# Lateral Flow Assay Model

We proposed to use a lateral flow device to detect the labelled RNA, as stated in design page. We can reasonably assume that liquids will do one-dimensional diffusion in our lateral flow device since the width (y) and the height (z) of the device can be ignored compared to its length, as Fig.1 shows:

Fig.1 The schematic diagram for lateral flow assay device

Now let’s consider the antibody-protein binding kinetics. There are two processes at work: the formation of protein-antibody complex (PA) from protein (P) and antibody (A), and the dissociation of the complex into protein and antibody. We can therefore use equation 2.1 to depict the binding kinetics:

where r is the net rate for protein-antibody complex formation, ka, kb are the reaction kinetic constant for complex formation and dissociation. Cp,A,pA is the concentration of corresponding protein. When the reaction is at equilibrium, note that the reaction rate r can be depicts in another way:

Now let’s consider the protein concentration inside the binding area. Assume the length of the binding region is x, then we will have the volume of the binding region (V):

Assume the flow rate of the liquid is v, then we have the volume of the flow into the region per unit time (D):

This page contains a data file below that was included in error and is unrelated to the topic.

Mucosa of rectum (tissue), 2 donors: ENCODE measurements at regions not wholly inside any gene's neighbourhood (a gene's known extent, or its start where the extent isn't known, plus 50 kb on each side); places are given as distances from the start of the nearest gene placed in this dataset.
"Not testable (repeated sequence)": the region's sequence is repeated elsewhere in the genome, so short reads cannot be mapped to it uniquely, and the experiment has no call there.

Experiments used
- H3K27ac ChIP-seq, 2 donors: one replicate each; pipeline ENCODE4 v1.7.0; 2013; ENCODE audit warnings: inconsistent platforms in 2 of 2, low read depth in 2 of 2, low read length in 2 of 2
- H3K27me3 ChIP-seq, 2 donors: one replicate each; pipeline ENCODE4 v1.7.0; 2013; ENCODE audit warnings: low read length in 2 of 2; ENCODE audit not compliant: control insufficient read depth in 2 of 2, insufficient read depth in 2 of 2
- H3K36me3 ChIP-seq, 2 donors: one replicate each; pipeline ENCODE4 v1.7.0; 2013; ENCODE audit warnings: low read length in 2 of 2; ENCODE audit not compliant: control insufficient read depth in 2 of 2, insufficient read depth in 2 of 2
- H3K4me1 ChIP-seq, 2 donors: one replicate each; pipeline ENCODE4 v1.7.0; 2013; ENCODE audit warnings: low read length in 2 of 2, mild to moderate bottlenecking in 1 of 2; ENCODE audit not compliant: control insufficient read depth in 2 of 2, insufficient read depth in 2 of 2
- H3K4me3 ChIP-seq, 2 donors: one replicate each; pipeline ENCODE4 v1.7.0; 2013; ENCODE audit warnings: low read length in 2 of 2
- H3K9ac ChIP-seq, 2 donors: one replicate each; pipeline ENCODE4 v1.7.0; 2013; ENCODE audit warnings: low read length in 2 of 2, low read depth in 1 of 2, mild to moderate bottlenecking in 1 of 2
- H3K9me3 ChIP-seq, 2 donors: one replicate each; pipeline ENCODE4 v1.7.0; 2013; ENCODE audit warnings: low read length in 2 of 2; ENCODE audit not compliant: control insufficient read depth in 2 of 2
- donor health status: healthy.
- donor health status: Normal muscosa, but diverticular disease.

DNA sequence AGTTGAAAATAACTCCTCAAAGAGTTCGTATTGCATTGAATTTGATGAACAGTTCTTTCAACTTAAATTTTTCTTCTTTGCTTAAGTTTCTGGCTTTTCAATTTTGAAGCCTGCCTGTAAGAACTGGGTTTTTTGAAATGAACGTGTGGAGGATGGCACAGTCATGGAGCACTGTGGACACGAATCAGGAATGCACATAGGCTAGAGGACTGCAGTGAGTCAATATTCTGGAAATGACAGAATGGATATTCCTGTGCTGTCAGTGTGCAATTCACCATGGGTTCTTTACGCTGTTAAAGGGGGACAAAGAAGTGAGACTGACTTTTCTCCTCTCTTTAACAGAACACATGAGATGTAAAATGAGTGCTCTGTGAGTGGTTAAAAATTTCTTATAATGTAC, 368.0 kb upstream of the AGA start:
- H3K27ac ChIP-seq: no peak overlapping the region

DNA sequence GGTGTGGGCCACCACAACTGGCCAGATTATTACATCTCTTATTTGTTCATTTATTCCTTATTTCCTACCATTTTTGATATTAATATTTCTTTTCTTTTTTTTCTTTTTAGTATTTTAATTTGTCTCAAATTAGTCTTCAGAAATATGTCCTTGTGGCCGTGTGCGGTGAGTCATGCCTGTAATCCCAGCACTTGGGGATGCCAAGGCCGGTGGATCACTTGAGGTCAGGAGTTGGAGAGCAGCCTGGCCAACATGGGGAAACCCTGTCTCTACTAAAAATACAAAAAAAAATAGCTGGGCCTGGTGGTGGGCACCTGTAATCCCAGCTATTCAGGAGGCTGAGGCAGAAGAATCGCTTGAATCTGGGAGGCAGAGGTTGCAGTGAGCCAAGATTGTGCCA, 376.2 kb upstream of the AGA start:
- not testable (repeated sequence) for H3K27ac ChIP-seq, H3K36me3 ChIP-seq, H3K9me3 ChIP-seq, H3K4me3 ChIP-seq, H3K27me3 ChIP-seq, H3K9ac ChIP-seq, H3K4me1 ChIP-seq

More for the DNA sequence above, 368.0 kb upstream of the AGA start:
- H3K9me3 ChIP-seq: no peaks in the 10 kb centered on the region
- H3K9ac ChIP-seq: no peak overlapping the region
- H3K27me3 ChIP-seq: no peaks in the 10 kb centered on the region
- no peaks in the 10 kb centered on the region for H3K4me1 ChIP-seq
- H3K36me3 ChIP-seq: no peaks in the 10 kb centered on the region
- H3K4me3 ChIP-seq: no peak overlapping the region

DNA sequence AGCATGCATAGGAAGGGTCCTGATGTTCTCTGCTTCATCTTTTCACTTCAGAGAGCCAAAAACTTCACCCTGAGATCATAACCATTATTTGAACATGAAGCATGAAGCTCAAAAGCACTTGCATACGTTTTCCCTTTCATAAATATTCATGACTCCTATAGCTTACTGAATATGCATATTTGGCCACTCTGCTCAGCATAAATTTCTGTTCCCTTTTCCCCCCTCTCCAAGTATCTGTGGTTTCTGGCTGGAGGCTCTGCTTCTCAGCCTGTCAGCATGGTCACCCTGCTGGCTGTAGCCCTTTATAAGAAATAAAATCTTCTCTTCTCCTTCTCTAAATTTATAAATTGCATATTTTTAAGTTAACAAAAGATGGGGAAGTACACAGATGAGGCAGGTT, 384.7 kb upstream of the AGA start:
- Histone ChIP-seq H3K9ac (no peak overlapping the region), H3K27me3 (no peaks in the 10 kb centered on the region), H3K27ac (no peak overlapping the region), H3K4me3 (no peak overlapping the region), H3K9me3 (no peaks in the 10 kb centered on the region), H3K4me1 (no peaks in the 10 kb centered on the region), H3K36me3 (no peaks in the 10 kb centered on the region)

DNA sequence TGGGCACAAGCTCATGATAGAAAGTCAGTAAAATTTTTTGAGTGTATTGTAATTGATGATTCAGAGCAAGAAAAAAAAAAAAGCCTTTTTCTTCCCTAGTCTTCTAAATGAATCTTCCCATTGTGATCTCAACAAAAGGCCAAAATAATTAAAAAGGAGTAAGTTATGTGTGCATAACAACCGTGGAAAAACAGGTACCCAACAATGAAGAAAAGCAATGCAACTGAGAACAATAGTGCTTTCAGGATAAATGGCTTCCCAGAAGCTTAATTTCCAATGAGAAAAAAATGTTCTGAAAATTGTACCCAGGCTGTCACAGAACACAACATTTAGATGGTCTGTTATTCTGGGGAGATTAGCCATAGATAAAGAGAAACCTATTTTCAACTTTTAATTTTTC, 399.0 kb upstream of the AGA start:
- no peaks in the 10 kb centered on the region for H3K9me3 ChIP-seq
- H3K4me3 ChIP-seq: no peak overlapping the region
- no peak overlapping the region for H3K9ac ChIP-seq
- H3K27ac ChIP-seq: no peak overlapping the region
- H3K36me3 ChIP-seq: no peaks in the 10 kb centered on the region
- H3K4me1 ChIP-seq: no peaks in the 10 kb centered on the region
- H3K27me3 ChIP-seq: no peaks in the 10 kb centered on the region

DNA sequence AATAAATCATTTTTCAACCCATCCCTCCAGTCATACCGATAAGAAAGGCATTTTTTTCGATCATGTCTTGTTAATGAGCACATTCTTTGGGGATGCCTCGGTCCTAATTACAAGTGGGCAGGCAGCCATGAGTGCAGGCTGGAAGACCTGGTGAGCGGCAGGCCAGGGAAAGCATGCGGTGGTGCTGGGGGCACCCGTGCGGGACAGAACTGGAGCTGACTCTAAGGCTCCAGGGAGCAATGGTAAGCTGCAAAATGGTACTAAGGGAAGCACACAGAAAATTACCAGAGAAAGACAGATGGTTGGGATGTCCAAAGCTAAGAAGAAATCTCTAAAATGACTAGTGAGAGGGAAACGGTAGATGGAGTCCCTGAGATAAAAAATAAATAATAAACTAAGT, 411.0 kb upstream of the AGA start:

According to law of conservation of mass, the difference of the protein amount between inflow and outflow equals to the absorbed protein amount by the antibody:

Combine equation 2.1~2.4 with 2.5, we have:

where CA,0 is the antibody amount before protein-antibody binding.

We can derive the expression of protein concentration in outflow, Cp,out, from equation 2.6:

Let v/x = t, we can calculate the derivate of Cp,out versus t:

Apparently the denominator or the right side of equation 2.8 is no less than 0. So we can discuss the numerator alone to decide the sign of the derivate of Cp,out versus t

Rewrite the numerator part:

Note that r = kaCpCA - kbCPA ≥ 0, and Cp,in ≥ Cp, therefore:

therefore we have:

Combiner inequation 2.9 and 2.12, we have:

We therefore have proven that:

Two conclusions can be reached by analyzing inequation 2.14:

Conclusion a): the higher the flow rate v, the less efficient the protein can bind to the antibody, and the more unbinding protein will present in outflow.

Conclusion b): the wider the binding region is (the larger x is), the more efficient the protein can bind to the antibody.